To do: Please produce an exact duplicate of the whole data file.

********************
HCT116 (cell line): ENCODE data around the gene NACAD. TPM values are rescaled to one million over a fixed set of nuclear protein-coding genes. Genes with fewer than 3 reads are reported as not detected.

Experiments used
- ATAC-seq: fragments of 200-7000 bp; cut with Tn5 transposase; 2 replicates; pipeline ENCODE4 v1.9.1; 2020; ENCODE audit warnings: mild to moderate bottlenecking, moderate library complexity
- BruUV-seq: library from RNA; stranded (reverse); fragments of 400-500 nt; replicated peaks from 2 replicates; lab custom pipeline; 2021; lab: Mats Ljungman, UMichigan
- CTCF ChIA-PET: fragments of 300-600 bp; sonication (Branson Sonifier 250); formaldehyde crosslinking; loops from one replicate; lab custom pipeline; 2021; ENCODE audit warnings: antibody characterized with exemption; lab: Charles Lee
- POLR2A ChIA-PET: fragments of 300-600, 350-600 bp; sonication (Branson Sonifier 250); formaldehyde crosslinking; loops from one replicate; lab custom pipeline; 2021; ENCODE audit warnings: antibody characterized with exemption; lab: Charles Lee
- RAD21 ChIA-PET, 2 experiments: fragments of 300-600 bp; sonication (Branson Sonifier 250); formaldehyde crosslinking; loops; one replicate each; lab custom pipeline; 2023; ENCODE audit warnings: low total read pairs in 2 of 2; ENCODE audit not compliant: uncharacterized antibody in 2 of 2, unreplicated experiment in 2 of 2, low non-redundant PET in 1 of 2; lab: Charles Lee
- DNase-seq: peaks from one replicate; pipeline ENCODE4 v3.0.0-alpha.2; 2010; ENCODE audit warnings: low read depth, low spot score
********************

HCT116 (cell line): ENCODE data around the gene NACAD. TPM values are rescaled to one million over a fixed set of nuclear protein-coding genes. Genes with fewer than 3 reads are reported as not detected.

Experiments used
- ATAC-seq: fragments of 200-7000 bp; cut with Tn5 transposase; 2 replicates; pipeline ENCODE4 v1.9.1; 2020; ENCODE audit warnings: mild to moderate bottlenecking, moderate library complexity
- BruUV-seq: library from RNA; stranded (reverse); fragments of 400-500 nt; replicated peaks from 2 replicates; lab custom pipeline; 2021; lab: Mats Ljungman, UMichigan
- CTCF ChIA-PET: fragments of 300-600 bp; sonication (Branson Sonifier 250); formaldehyde crosslinking; loops from one replicate; lab custom pipeline; 2021; ENCODE audit warnings: antibody characterized with exemption; lab: Charles Lee
- POLR2A ChIA-PET: fragments of 300-600, 350-600 bp; sonication (Branson Sonifier 250); formaldehyde crosslinking; loops from one replicate; lab custom pipeline; 2021; ENCODE audit warnings: antibody characterized with exemption; lab: Charles Lee
- RAD21 ChIA-PET, 2 experiments: fragments of 300-600 bp; sonication (Branson Sonifier 250); formaldehyde crosslinking; loops; one replicate each; lab custom pipeline; 2023; ENCODE audit warnings: low total read pairs in 2 of 2; ENCODE audit not compliant: uncharacterized antibody in 2 of 2, unreplicated experiment in 2 of 2, low non-redundant PET in 1 of 2; lab: Charles Lee
- DNase-seq: peaks from one replicate; pipeline ENCODE4 v3.0.0-alpha.2; 2010; ENCODE audit warnings: low read depth, low spot score